Images clicked by the 8MP sensor aren't as good as the primary sensor, but they'll work for basic sharing and Facebook. That said, if you're shooting videos using the fish eye lens, under low light, you'll have a tough time. The video below has been clicked using the G5, from a fast moving vehicle. It starts with the 8MP camera, and brightens when I switch to the primary camera. The LG G5 supports both OIS and EIS (Electronic Image Stabilisation), which allows the video to be stable, even from a wobbling, moving vehicle. You have the option to turn off EIS and use only OIS, but that makes stabilisation a little less effective.
The 16MP camera on the G5 is pretty great, though. Given the right light, it takes great photos, but I wish they were a tad brighter. Under low light, the G5 lags behind the Samsung Galaxy S7 Edge, but is still respectable.
Bottomline, most of your images taken by the LG G5 will look great. Colours are accurate and the details are really good. Lower the light and images start deteriorating, but there are many phones that’ll do worse.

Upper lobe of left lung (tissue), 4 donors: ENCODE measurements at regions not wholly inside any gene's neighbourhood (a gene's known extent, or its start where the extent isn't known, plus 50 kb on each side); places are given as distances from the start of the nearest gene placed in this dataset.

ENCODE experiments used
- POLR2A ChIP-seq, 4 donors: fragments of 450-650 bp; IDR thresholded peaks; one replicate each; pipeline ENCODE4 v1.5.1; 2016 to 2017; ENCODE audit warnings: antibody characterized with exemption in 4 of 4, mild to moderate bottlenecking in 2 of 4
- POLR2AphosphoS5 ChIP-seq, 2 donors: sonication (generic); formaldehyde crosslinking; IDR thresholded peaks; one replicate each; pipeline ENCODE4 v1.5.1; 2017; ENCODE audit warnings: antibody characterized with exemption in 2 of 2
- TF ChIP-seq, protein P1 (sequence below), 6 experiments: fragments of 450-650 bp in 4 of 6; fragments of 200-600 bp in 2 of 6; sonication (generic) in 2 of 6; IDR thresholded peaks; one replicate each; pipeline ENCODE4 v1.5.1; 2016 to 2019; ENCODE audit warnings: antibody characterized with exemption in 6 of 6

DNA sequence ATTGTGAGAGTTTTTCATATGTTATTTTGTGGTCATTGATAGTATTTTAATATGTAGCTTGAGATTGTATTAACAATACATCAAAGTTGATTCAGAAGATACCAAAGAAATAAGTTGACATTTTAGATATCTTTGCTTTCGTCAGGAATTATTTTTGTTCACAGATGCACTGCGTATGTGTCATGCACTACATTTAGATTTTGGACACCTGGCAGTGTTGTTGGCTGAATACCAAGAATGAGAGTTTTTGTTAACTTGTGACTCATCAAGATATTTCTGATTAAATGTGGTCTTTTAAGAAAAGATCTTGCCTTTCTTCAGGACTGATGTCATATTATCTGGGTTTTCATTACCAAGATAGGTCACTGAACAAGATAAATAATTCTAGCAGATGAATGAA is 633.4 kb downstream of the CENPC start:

Bottomline: Rough edges, but great phone…
We barely get to see innovation in the smartphone space anymore, and LG is one of the few companies that dare. The modular design on the G5 isn’t perfect, but I think it’s a more functional innovation than the Edge displays on Samsung’s devices. The irony is, while the geek in me sincerely wishes that LG succeeds with this device.
To be clear, I favour the Edge simply because its camera is better under low light, and that it looks better to me. The LG G5 is every bit as fast as any other flagship today, and if you do choose to buy this, you can take heart in knowing that you have one of the most powerful phones in the market.
The modular design needs more thought and a lot of support from third parties, but this review must end by congratulating LG for trying something new, yet again.